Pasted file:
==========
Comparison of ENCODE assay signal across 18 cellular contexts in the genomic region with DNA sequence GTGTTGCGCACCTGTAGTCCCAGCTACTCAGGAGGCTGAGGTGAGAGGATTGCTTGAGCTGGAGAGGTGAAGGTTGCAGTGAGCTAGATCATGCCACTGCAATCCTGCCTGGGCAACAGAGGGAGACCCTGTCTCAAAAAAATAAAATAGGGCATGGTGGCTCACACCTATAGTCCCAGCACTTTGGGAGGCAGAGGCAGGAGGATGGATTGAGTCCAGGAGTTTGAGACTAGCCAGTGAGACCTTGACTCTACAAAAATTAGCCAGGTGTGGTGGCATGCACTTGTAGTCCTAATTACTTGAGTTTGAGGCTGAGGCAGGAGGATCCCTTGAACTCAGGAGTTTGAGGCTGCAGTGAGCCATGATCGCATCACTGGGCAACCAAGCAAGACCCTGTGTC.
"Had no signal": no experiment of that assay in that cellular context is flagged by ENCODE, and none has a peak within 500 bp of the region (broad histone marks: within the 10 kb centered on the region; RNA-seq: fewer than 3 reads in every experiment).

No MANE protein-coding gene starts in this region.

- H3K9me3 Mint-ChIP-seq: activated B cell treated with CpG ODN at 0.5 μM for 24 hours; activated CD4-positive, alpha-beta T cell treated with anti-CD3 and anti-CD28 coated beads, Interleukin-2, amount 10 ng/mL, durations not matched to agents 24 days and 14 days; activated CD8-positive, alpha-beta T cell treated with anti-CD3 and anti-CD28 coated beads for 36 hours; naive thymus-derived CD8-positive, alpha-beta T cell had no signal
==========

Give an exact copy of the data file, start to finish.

Comparison of ENCODE assay signal across 18 cellular contexts in the genomic region with DNA sequence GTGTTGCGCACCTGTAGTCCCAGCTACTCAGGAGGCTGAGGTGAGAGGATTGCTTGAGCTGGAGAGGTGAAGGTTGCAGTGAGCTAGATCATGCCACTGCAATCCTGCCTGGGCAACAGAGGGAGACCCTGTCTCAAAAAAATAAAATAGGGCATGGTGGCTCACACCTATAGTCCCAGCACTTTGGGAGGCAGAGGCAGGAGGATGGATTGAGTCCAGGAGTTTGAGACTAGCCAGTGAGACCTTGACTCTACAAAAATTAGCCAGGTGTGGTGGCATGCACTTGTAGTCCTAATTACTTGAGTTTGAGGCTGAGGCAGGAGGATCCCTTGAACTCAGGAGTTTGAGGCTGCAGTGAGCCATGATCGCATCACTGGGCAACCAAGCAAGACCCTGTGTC.
"Had no signal": no experiment of that assay in that cellular context is flagged by ENCODE, and none has a peak within 500 bp of the region (broad histone marks: within the 10 kb centered on the region; RNA-seq: fewer than 3 reads in every experiment).

No MANE protein-coding gene starts in this region.

- H3K9me3 Mint-ChIP-seq: activated B cell treated with CpG ODN at 0.5 μM for 24 hours; activated CD4-positive, alpha-beta T cell treated with anti-CD3 and anti-CD28 coated beads, Interleukin-2, amount 10 ng/mL, durations not matched to agents 24 days and 14 days; activated CD8-positive, alpha-beta T cell treated with anti-CD3 and anti-CD28 coated beads for 36 hours; naive thymus-derived CD8-positive, alpha-beta T cell had no signal